Life is short, break the rules. Forgive quickly, kiss slowly. Love truly, laugh uncontrollably and never regret anything that makes you smile. - Samuel Longhorne Clemens (Mark Twain)

Sunday, November 1, 2015

Building Calamity 2 - Row House

The weekend activities finally came to an end and I sat down for a little quite time. I took the pieces that I had cut out on Friday and went to work on the interior paint work. After my experience trying to detail the interior walls of the the Newspaper Office I decided that I would be much better off adding a little detail and painting before doing the assembly. Since the row house is intended to be one of my supporting actor buildings I kept the interior pretty simple. I had already inscribed the walls with some planking detail and to this I added baseboards and framed the windows and doors. I considering adding an interior wall but I can add that later if I feel the need.

I airbrushed the floor with Vallejo Model Color Flat Earth and the interior walls with Vallejo Panzer Aces Light Mud. I followed that up with a wash of Liquitex Raw Umber applied full strength. The baseboards and framing were done with Reaper Pure White.

After the paint had dried I pulled out my metal jig and my weights and quickly assembled the floors and walls. I left this in the jig to dry over night. I need to go down and rummage around and see what roof shingles I have sitting around. I'm thinking that the next session will see the roof completed, hopefully with shingles, the exterior trim glued in place and the exterior walls painted.

The floor airbrushed with flight earth 
The walls airbrushed with light mud

Raw Umber ink applied full strength

Baseboards and trim painted white.

Starting to put it all together

Here we are with the big weights removed and the small jig magnets holding it all together while the glue sets.


  1. Looking quite nice. Using the foamed PVC seems like an easier way to go than plastic card or real wood.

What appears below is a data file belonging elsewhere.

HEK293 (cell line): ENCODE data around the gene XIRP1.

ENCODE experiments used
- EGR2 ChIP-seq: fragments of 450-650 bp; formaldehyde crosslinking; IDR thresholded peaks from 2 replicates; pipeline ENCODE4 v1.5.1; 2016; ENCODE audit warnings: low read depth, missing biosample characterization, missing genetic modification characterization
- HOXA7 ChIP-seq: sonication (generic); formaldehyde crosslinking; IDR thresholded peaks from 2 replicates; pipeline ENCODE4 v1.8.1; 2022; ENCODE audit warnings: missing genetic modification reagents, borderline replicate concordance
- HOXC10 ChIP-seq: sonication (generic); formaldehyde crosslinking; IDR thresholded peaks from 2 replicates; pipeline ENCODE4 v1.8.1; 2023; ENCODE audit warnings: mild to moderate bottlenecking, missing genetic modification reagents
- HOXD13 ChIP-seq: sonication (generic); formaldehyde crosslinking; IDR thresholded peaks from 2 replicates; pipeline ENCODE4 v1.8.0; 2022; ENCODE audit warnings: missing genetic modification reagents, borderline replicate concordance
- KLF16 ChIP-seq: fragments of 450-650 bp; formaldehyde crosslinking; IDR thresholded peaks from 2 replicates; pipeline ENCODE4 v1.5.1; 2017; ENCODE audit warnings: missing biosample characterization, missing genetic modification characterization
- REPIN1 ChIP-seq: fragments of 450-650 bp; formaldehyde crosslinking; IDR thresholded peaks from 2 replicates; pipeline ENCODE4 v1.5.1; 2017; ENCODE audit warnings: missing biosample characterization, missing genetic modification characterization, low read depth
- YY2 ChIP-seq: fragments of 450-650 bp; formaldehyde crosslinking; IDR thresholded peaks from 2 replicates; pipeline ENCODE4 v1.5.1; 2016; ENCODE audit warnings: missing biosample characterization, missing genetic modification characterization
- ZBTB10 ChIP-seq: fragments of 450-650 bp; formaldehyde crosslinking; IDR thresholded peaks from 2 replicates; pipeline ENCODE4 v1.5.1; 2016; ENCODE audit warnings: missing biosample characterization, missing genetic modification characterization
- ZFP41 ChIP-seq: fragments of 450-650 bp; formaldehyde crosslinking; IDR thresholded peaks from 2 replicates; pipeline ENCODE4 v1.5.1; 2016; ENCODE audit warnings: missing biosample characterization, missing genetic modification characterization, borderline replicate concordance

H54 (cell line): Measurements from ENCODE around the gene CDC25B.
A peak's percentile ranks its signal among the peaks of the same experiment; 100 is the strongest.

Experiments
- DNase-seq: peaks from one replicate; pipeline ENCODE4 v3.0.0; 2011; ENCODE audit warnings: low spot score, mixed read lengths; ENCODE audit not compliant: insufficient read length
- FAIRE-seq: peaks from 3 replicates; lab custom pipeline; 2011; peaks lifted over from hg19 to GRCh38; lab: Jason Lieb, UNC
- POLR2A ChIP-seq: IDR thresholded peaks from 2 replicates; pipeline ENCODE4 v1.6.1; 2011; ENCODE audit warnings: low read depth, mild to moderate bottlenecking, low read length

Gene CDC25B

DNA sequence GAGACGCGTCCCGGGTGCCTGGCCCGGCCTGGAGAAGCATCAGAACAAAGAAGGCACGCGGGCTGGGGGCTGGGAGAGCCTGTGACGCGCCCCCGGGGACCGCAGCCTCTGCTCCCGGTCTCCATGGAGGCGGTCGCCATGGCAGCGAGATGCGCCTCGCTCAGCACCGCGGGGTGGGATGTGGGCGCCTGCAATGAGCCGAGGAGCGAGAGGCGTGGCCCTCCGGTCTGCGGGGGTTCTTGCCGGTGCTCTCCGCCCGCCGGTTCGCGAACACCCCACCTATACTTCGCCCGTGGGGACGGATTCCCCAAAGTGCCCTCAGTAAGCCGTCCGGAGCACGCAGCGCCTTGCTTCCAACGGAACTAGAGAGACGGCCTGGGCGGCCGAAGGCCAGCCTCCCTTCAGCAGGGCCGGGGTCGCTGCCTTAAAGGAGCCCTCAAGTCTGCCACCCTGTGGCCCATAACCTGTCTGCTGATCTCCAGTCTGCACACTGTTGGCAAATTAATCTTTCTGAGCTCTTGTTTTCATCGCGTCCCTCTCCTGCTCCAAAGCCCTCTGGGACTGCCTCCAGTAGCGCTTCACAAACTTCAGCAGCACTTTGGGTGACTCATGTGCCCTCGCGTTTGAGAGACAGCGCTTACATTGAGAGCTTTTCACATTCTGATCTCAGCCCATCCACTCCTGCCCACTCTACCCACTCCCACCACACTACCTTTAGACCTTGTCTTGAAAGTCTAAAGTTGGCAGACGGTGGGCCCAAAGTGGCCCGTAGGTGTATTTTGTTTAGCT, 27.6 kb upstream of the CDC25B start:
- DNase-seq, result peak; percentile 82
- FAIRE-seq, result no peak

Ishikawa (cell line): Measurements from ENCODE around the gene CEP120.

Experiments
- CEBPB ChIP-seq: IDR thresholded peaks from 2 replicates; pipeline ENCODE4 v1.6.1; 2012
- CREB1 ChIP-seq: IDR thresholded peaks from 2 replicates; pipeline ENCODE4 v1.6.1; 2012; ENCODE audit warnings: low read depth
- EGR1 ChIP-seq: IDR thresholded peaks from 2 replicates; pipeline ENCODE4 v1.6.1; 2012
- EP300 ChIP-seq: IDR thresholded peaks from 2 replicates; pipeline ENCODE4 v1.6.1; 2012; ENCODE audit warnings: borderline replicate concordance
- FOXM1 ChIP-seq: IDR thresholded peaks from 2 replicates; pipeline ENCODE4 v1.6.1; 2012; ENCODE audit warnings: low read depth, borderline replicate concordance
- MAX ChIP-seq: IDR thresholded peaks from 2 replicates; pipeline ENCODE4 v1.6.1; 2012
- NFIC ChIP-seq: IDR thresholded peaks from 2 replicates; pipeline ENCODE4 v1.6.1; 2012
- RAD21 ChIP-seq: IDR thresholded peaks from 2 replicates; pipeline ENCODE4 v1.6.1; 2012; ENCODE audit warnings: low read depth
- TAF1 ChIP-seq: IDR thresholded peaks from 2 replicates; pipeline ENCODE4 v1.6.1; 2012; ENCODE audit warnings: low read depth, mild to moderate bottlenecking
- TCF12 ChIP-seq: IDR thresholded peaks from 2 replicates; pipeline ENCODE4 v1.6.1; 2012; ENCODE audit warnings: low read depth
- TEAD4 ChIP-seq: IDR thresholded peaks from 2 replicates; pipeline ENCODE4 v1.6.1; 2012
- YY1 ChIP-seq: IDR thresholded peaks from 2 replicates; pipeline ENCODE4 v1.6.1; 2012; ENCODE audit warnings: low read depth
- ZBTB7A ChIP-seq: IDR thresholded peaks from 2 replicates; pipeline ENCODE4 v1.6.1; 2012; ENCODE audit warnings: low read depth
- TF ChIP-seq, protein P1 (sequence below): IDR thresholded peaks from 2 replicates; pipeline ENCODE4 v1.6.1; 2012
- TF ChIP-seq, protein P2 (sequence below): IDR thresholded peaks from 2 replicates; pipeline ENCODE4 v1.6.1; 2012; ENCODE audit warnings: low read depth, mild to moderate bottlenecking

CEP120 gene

Do you think that it would be useful for a brick/masonry building as well?

    1. I think it would be a good stand in for brick or masonry.It carves easy and if you rolled a rough stone across it the texture would "stick" without a lot of effort.

    2. I will have to get a sheet and try it out.

      I like Doug's idea for a chair rail, and it seems like other trim sort of things could really sell the idea that this is a real room.

    3. I think you are right and it wouldn't really take much more to sell it, but I think the chair rail and maybe creating another room will be the extent of it. Definitely things to keep in mind for other main buildings. I don't want to get to crazy on the supporting buildings I want to keep the build times down.
      One of the other things I have been toying with is adding lighting to at least some of the buildings. I haven't really found a source for kerosene lanterns that I can modify though. The ones that I have found are just cast in pewter or are simply way to large.

  2. Nice simple interior. You might consider a chair rail in some of your buildings as well, since it's a very typical Victorian feature and trivial to add. Also, transoms are a really good choice when air conditioning is non-existent.

    1. A chair rail would be a good addition. I'll add that to the next one. The front door is definitely getting a transom, the back door is to short for one. I'm still debating dividing it up into two rooms.